Sunday, September 23, 2012

Homegrown in Florida

Several weeks ago, my friend Jeff Klinkenberg, who writes for the Tampa Bay Times, posted a link to a new book on his Facebook page.

The book - Homegrown in Florida - is a collection of stories by writers who were either born in Florida or who grew up in the state.

Two of Jeff's stories are included in Homegrown.

Jeff's colleague at the Times, environmental writer Craig Pittman, also has a story in the book.

A few days ago, I asked Jeff and Craig if they'd send me a few paragraphs from their stories.

Here are those excerpts along with their remembrances of a much simpler time in Florida.
Jeff: I am a child of the Miami 50s and 60s -- the days when kids went barefoot, climbed coconut palms, played in the woods, built rafts and for some of us, fished from morning until night. It was an innocent time and sometimes I think my life was something out of Mark Twain. Sometimes I wonder how I survived some of things I did, how any of us survived it. Of course, the fact is, not all of us did.
Jeff Klinkenberg in Miami in the 1960s.

This excerpt is from an essay called "Nothing I could do'' from 1987. It's still very hard for me to read it.

I liked to climb to the roof at night and throw water balloons at passing cars, and when that lost its novelty I hurled guavas, a common tropical fruit. One night, a couple of teen-agers whose car I smashed with a guava chased a friend and me over fences, through bushes and into back yards where dogs snapped at our heels. We somehow escaped.

One night, a friend and I built a dummy, and, hiding behind a bush, threw it in front of a passing car. The car screeched to a stop, and an elderly man got out, shaking, certain he had killed somebody. I am still ashamed.

By the time I was 14 I was a fishing fanatic. I fished for snook in a canal that passed through a golf course in Miami Shores. I had to trespass to fish, but I was good at climbing high fences, and I didn't mind running from the cops. The cops would take you to the police station, call your parents, and confiscate your tackle. They never caught me.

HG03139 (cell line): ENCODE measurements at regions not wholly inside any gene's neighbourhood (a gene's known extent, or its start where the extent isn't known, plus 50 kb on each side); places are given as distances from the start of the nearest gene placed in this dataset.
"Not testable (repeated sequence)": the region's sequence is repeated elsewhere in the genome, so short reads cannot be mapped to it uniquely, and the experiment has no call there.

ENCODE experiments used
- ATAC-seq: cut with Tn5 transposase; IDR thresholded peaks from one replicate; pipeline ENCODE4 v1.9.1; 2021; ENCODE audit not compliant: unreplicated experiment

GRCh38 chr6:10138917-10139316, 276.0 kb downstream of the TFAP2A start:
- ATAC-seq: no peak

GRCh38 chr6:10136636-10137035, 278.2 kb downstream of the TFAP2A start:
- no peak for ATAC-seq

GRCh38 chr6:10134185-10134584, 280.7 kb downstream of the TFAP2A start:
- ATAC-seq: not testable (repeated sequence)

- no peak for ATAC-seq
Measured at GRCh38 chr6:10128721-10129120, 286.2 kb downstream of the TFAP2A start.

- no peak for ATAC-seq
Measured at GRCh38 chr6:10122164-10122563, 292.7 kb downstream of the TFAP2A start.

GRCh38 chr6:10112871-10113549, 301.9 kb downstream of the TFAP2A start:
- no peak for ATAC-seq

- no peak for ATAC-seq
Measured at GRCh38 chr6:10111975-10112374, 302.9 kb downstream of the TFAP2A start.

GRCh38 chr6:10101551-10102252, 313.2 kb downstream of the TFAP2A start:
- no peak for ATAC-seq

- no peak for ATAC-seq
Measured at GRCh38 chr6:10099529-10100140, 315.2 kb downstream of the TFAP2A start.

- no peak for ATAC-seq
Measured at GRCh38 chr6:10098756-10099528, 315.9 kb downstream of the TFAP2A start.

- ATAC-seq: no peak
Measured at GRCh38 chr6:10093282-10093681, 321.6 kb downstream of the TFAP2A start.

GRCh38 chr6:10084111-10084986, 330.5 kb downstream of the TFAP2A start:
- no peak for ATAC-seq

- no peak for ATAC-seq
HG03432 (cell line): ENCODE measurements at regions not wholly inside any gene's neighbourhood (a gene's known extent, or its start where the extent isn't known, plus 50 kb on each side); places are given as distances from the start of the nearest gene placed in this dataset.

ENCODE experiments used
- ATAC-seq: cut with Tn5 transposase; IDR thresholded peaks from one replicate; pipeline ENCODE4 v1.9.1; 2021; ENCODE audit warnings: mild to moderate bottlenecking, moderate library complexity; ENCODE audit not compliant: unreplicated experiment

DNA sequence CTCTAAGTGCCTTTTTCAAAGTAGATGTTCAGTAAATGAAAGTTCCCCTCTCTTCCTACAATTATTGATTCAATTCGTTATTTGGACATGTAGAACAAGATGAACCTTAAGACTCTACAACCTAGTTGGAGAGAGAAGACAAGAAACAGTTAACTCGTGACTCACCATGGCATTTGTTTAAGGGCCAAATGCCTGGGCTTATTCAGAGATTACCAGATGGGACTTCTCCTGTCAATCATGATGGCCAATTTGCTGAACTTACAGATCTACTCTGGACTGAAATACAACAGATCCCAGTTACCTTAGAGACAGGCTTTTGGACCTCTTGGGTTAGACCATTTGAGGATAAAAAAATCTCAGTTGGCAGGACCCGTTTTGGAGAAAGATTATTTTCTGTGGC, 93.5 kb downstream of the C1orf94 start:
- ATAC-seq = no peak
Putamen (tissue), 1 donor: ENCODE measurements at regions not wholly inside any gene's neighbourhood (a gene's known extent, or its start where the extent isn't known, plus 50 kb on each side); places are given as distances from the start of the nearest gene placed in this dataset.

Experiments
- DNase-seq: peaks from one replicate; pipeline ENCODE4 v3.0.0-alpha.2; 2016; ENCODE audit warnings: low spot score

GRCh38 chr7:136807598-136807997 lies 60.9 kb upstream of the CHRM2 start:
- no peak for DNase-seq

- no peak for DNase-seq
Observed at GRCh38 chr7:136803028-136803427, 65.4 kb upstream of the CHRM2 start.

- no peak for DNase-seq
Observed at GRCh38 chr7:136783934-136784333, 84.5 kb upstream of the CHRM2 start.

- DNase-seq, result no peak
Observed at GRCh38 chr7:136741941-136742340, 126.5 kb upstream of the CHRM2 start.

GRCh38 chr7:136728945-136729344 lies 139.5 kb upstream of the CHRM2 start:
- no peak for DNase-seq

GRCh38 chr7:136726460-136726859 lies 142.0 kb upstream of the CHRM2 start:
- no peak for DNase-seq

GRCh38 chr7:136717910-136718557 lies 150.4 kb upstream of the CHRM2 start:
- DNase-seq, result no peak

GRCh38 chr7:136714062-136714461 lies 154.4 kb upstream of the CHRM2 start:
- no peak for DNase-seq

Sometimes I wish I had been caught. If I had, maybe I would have stayed away from the golf course once and for all. Maybe Keith still would be alive, and on those nights when I lie awake in a cold sweat I would no longer hear him screaming for his mother.

I went back last week. In Miami for business, I had a couple of hours to kill and drove to the golf course . I walked along the first fairway, crossed a bridge that spanned the canal, passed under the railroad trestle - and then stopped when I saw the dam.

I was staring at the dam when a golf course ranger drove up in an electric cart. ''What are you doing?'' he asked. I told him I'd come back to the scene of a tragedy that has haunted me for 23 years, a tragedy my mind continually dredges up whenever I am depressed or I start worrying about the safety of my own sweet children. Death is no abstraction to me. That a lot of people live to old age is, I know, a matter of luck, of being in the right place at the right time. I am afraid to trust happiness.

''I remember it,'' the golf course ranger said. ''I lived across the street from the 16th fairway. I remember all the excitement. It was awful.''

''I was there,'' I said.

''Kids still sneak on the golf course to fish,'' he said. ''I chased 10 away already this afternoon.''

''Take it from me,'' I said. ''It's no place to fish.''

Jeff's website:


Craig: This is a picture taken in my pine-tree-packed backyard in Pensacola, circa 1972. Behind me is the green concrete block house I grew up in. It had jalousie windows, the kind you can crank out or crank in. Usually there was at least one where the crank broke or the window didn't close all the way. You can see just a sliver of the mobile home park next door. I'm standing next to a box kite that my friend David and I were using for what we believed to be "scientific" experiments on the principles of flight that allowed all those Navy jets to zoom overhead all the time. Taped to the kite is the name of the research "company" we invented, Pittman & Fields Inc. It was headquartered in a ramshackle tree house we built in that same backyard.
Craig Pittman in 1972.

When I was a kid I was obsessed with airplanes. If I saw a plane flying near our yard, I’d run to get underneath it. I thought having a plane fly over you brought you good luck. Even if I could just catch the tip of a wing, it was enough.

Because we lived in Pensacola, “the Cradle of Naval Aviation,” Navy training flights were zooming over all the time. We lived in a one-story concrete-block house, painted green as if it were trying to blend in with the pine needles hanging from the trees around it. Our house looked like it belonged in the suburbs, but we lived on a red clay road as we were way out in the country.

I hated that clay. It meant I could never ride my bike beyond our driveway. When the weather was dry, my tires would sink into the loose clay like I was trying to ride through a sand dune. When rain fell, the road turned into such a morass that was impossible to wade through it, much less ride around in it. Once in a while the county would send a big yellow grader around to smooth it out, but that never lasted long. I was an only child on a street with no playmates, trapped there by a lack of asphalt.

The downside to living in a Navy town is that the population is fairly transient. Next door to our house was a trailer park where the residents, most of them Navy folks, moved in and out so fast we never got to know them. Probably it didn’t help that every time one of them looked out one of those tiny windows, they saw me running around in circles, head tilted toward the sky like I was watching for UFOs. Clearly I was nuts.

Craig's website:

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